A mainstay of local budgets, property taxes have historically been regarded as a relatively stable and broad-based funding source that enables differentiation between households of varying wealth. Yet challenges in policy, implementation, and a changing economy compromise these strengths, leaving localities raising less revenue less equitably. Lower-income residents are left to face larger tax loads as a result.[3] For households and communities of color, biased or otherwise flawed tax administration practices and resource gaps between communities can further inequities.[4],[5]

Numerous factors make a locality's property tax system more or less equipped to raise revenue in a balanced and effective manner. Considerations include the tax base, structure of tax rates, targeting of tax-relief and tax-incentive measures to households and businesses, quality and fairness of implementation, and constraints imposed by states.[6]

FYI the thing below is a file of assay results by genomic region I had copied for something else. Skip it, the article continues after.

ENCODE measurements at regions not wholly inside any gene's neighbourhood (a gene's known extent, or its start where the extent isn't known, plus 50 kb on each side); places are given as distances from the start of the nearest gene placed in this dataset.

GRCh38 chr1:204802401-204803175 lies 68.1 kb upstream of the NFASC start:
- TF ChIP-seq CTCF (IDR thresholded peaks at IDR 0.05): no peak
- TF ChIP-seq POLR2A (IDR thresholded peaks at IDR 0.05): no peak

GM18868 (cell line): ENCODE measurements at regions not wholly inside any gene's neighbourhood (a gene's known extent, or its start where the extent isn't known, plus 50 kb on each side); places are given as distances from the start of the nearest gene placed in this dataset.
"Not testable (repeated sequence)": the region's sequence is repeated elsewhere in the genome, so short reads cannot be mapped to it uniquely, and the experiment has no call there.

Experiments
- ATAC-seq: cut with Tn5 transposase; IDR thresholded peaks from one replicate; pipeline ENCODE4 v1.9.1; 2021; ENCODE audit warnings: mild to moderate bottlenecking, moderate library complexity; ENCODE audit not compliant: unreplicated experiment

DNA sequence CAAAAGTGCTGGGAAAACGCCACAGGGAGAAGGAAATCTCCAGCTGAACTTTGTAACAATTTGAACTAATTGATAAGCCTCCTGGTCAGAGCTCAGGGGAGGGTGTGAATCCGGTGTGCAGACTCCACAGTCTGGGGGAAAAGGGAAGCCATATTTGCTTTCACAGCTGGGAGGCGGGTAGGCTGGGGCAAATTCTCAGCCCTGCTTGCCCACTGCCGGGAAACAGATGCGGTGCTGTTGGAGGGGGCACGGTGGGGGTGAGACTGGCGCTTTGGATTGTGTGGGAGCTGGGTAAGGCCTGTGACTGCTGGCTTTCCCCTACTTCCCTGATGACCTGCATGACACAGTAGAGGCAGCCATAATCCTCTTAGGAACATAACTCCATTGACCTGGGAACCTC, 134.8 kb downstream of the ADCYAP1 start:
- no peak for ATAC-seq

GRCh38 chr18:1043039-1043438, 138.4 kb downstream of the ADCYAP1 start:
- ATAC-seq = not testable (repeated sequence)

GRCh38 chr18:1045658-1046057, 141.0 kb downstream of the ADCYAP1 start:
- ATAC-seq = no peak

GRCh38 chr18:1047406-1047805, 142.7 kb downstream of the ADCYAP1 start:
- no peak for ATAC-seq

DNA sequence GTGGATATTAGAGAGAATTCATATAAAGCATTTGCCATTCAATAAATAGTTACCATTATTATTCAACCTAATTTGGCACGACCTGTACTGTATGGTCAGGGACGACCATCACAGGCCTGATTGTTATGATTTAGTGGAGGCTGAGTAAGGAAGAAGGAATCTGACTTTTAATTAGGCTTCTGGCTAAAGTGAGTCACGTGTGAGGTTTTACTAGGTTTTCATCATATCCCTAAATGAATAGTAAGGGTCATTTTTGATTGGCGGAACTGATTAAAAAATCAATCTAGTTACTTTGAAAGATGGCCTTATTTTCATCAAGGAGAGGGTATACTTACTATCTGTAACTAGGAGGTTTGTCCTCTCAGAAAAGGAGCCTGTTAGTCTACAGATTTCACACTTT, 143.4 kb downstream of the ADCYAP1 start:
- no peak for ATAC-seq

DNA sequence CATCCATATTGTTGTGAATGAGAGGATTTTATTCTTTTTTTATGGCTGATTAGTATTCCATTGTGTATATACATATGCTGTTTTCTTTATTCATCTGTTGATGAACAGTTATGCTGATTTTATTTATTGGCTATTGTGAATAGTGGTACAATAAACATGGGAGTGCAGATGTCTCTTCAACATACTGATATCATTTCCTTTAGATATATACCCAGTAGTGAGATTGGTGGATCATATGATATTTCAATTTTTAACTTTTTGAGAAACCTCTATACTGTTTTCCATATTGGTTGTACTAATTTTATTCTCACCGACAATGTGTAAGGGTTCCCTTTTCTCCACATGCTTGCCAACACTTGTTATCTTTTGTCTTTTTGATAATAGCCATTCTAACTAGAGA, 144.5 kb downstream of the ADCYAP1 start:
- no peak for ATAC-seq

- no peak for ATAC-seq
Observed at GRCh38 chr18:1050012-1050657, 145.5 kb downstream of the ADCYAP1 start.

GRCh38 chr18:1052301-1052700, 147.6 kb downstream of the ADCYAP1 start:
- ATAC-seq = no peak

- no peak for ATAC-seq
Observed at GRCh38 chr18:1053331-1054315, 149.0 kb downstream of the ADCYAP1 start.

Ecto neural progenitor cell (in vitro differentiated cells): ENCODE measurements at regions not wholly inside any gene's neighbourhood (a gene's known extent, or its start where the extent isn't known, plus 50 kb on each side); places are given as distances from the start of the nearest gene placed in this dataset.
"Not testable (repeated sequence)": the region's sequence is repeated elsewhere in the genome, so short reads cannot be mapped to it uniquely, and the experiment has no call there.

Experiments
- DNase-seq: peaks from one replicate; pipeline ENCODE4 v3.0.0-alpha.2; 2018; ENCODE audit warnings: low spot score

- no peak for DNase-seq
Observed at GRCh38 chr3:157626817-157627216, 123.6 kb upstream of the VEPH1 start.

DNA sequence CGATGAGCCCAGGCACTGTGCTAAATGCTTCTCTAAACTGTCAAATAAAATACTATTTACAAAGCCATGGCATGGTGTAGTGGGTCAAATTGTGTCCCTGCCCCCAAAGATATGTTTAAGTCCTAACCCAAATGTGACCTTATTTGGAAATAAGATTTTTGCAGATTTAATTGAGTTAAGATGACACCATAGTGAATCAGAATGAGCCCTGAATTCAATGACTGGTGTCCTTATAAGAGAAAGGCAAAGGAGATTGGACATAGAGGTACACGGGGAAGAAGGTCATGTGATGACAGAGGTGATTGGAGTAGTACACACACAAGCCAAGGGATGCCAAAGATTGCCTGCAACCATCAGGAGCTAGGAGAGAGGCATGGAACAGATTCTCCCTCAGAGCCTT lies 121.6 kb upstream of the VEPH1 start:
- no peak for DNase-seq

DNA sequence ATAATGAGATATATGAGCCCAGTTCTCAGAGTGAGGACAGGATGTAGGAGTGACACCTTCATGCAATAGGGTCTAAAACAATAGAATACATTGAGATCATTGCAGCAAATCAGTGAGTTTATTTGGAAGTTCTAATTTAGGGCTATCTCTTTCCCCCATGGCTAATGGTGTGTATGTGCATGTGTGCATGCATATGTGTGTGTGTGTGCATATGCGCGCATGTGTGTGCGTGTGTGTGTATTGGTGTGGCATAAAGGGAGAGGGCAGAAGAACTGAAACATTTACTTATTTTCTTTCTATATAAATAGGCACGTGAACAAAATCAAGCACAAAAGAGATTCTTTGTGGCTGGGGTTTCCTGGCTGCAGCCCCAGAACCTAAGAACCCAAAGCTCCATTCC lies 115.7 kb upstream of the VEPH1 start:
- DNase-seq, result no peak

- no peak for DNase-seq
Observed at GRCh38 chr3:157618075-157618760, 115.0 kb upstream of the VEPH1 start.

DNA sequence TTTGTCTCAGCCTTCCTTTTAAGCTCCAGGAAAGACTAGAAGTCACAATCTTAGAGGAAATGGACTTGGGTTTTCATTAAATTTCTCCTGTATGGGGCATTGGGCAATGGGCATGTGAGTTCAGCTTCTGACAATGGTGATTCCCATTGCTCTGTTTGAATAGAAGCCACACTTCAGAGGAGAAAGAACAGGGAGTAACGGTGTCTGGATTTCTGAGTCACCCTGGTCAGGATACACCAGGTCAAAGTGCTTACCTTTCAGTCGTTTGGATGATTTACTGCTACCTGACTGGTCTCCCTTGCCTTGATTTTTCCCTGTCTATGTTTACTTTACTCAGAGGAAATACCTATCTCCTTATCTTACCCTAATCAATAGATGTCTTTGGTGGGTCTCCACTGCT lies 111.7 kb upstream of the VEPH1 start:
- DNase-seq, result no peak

Consumption taxes

Sales, excise, and gross receipts taxes are the second most-utilized local tax revenue source, accounting for 17 percent of taxes collected by local governments. Almost all local areas collect consumption taxes of some kind, though reliance can vary considerably between places. Consumption taxes often supplement property taxes, acting as the second-largest tax revenue source in two-thirds of localities across the U.S. Local reliance on consumption taxes tends to be particularly high in the South, though there are exceptions to this pattern.